Background of the project.
Several months ago I tried to connect a microcontroller system to a VGA monitor to output data in the form of text. I was surprised to find little on this subject on the internet, to assist me in achieving this goal. Certainly nothing simple a beginner could find useful.
There are examples out there that utilise standards such as PC-104 or complex FGPA implementations found at www.opencores.org. Other solutions include graphic controllers from Fujitsu or even one local Russian person who was offering for sale a project for $5000 on ACEX. These are fine but are little help to most hobbyists etc out there who wish to display text on a VGA or similar screen.
What I desired was a “quick and dirty” solution that did not cost too much.
Initial calculations showed that the the AVR 8-bit microcontroller from ATMEL, with its 16Mhz clock speed providing approximately 16 MIPS was a good candidate for further research. Also note that newer AVRs such as the Mega48, Mega88 and Mega168 will officially support clock rates upto 20 Mhz. Therefore I concluded that with a clock of 16 Mhz I could achieve something in the order of 8 Mhz speed of data being transferred out of a port. I also chose the AVR as I had already built up quite a body of experience with it and so I began work of the project.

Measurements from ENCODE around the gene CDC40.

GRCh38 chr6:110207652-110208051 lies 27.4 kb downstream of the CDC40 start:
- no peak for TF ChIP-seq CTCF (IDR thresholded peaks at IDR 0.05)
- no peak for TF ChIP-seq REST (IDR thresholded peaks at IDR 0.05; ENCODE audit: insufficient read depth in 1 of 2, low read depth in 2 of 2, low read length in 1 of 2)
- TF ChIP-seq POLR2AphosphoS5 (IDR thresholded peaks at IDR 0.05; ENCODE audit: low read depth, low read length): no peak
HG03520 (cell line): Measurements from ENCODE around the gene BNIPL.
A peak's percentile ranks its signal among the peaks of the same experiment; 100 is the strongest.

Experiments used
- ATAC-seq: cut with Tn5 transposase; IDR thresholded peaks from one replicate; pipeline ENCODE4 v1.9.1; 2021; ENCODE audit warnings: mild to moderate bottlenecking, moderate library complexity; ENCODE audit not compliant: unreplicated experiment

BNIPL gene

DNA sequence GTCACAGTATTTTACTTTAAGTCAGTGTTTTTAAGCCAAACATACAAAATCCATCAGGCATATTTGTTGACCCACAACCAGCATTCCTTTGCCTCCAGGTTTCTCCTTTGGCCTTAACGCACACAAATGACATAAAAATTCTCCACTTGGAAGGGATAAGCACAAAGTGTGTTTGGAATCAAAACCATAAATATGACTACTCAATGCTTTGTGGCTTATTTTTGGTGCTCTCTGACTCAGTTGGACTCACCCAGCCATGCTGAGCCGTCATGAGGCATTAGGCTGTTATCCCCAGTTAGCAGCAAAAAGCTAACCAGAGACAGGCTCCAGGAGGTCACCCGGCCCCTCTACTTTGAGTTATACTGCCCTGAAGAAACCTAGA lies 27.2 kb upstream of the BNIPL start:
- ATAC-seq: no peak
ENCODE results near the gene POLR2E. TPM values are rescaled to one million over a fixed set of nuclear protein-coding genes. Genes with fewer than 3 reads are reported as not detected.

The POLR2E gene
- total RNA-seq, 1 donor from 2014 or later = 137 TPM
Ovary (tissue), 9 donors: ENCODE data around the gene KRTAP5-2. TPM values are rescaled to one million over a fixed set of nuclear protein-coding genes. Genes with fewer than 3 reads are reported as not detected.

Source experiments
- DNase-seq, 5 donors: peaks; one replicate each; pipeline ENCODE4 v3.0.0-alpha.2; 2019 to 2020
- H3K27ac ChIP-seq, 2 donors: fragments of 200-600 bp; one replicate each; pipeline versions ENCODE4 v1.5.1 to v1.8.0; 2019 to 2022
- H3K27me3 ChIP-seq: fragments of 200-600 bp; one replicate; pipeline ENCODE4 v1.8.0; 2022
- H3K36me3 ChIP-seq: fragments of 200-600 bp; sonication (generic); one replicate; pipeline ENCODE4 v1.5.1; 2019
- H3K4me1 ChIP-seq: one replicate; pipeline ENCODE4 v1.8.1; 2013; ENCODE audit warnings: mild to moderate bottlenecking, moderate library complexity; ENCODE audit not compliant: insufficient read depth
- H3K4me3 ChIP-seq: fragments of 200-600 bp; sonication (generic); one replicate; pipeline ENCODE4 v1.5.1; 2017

After approximately two to three months of research, I present you the fruits of my labour!
The goal of the project:
The problem which I have set myself is simple enough to enumerate. With commonly available microcontrollers like the Mega8, Mega16 and similar, and with a minimum of external components I wanted a design that would be capable of displaying at least 15×15 characters on a VGA monitor using standard VGA frequencies. The data itself is to be received by the microcontroller via its USART port. All using a 16 Mhz clock for the AVR.
The given problem at present is solved successfully.
Moreover – the project is a little bit expanded and added by introduction of formation usual
Video monochrome (PAL/SECAM) a signal. I.e. depending on position of a jumper type of formed video of signal VGA or Composite Video.
The initial goal has been achieved. The project has expanded to include Monochomatic Video singal (PAL/SECAM). In my test set up a mere jumper determines whether the output is VGA or Composite Video.
For more detail: VGA Monitor adaptor using AVR microcontroller